Psychotherapists: Psychotherapy training tends to be longer. Psychotherapists can also give counselling but their approach to talk-therapy is more in-depth, exploring the history and causes of certain behaviours and emotional issues. The psychotherapist will then treat the conduct disorder in this specialized way. Here at Mindsum, we have psychotherapists that are available to provide support.
It doesn’t mean that one professional is better than the other. All professionals in this field go through intensive training before they begin to practice. Also, many counsellors seek additional training throughout their careers.
There are also doctors and psychiatrists that can be involved in the treatment of conduct disorders. There are more obvious differences between these two professional terms.
Doctors: These are professionals that are trained in medicine. This will likely be the family GP, who might find it necessary to prescribe certain medications that might help the child or young person, especially if there are other conditions that make the conduct disorder more complicated to treat.
Psychiatrist: These are professionals that are also trained in medicine. However, they also specialized in the field of psychiatry. So they are able to provide consultation and medication for a wide range of mental disorders such as anxiety, depression, schizophrenia, psychosis, bipolar affective disorder and so on.
Social/community workers: Workers trained in working with vulnerable individuals and the community might also be involved with the child or young person. These professionals might help to provide parent training or multimodal programmes. They can make regular visits to the family home and provide or make arrangements for support. They may also work with law enforcement and other sectors to ensure that the child is safe from harm.
The journey of recovery from conduct disorders
The journey of recovery from conduct disorder can look different for each child or young person. Depending on the child’s age and severity of behavioural problems, the treatment might include a wide range of therapies and programmes. An example journey through a child-focused programme is discussed below.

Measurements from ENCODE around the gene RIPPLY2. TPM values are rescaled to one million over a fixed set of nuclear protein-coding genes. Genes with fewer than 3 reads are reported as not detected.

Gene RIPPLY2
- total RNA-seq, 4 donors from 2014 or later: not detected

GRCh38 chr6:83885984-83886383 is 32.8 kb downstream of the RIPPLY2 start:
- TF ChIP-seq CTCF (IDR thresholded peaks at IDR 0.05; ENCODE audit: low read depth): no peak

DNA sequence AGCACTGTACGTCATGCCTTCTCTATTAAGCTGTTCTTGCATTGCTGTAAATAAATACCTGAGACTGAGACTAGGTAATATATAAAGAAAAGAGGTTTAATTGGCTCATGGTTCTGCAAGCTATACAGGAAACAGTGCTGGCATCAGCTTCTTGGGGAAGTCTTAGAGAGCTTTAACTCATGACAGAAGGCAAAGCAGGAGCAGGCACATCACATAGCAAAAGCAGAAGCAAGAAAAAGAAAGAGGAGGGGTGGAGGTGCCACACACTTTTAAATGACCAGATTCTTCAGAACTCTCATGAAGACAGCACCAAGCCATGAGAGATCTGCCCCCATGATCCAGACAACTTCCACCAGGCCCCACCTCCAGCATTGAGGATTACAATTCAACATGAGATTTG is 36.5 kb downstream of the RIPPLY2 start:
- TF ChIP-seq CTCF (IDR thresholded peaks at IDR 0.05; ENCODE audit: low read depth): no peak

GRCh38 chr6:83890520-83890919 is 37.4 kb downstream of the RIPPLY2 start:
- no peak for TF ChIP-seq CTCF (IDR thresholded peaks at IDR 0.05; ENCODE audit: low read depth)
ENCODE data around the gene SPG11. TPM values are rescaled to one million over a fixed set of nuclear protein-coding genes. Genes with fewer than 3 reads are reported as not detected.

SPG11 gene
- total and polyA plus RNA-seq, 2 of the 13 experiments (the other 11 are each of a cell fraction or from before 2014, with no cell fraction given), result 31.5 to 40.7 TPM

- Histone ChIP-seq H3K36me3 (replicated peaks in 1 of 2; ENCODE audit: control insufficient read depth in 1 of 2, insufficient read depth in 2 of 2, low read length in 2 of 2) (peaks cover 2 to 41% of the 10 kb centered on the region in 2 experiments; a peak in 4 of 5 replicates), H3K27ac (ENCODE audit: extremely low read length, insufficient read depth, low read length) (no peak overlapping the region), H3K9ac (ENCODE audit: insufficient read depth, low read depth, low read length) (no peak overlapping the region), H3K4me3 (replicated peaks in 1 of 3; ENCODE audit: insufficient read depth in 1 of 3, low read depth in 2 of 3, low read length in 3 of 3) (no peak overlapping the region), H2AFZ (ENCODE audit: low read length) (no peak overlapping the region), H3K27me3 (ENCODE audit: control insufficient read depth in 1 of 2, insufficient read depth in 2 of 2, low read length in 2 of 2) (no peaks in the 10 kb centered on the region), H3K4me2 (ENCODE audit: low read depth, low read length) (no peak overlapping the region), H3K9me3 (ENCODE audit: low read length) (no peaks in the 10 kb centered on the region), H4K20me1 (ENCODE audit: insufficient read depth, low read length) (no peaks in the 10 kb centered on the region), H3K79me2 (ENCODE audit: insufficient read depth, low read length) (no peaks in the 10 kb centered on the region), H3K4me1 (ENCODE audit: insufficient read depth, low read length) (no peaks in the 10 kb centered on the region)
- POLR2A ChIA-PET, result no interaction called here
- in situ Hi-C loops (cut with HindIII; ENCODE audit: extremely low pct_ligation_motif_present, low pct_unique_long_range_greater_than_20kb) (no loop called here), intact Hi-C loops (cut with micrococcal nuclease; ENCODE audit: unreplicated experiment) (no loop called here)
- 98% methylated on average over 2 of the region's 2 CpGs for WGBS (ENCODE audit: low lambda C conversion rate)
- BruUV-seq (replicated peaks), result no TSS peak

This is an important phase, where the counsellor or psychotherapist will get a feel of what is going on with the child or young person. The therapist will also identify important background information. They will ask some questions, which will help to create a full picture of what is going on and to know what type of treatment will be most helpful.
These sessions will be regular and long-term for conduct disorders. An important aspect of the session is the relationship that the counsellor or psychotherapist will build with the child or young person. This will create a safe space that will encourage them to talk and be open with the therapist. Sessions might include different activities such as role-playing, games, rehearsal and feedback.
Progress and setbacks
When having treatment for conduct disorders, there will be progress and setbacks. Problem behaviours can take a long time to change, so it is not realistic to expect the child or young person to improve quickly or without any setbacks. It is important to not get discouraged when setbacks happen. It is an opportunity for the child or young person, parents and the therapist to think about new ways to move forward.
The counsellor or psychotherapist will eventually prepare the child, young person and parents for the end of therapy. This is a very important phase, because it is vital for the child or young person to become confident without relying too much on the professional. The end of therapy will take place once the child or young person has made a lot of progress or has completely recovered from the conduct disorder. The child or young person will leave therapy with many skills that they can use without the help of the therapist.
There might be an agreement with the counsellor or psychotherapist to have a follow-up meeting. This is to check how the child or young person is coping. If they are doing well, there will be no need for more support. But if they continue to show problem behaviours or any other issues, this will be an opportunity to have extra support.
List of useful resources
To read our information on conduct disorders, you can click here to access the link.
Recovery from conduct disorders
The Royal College of Psychiatry also offers information on what the treatment for conduct disorders might involve. You can click here to access the link.
Introduction to counselling and psychotherapy
The British Association for the Counselling Professions (BACP) have a useful document on different aspects of therapy. To read more, you can click here to access the link.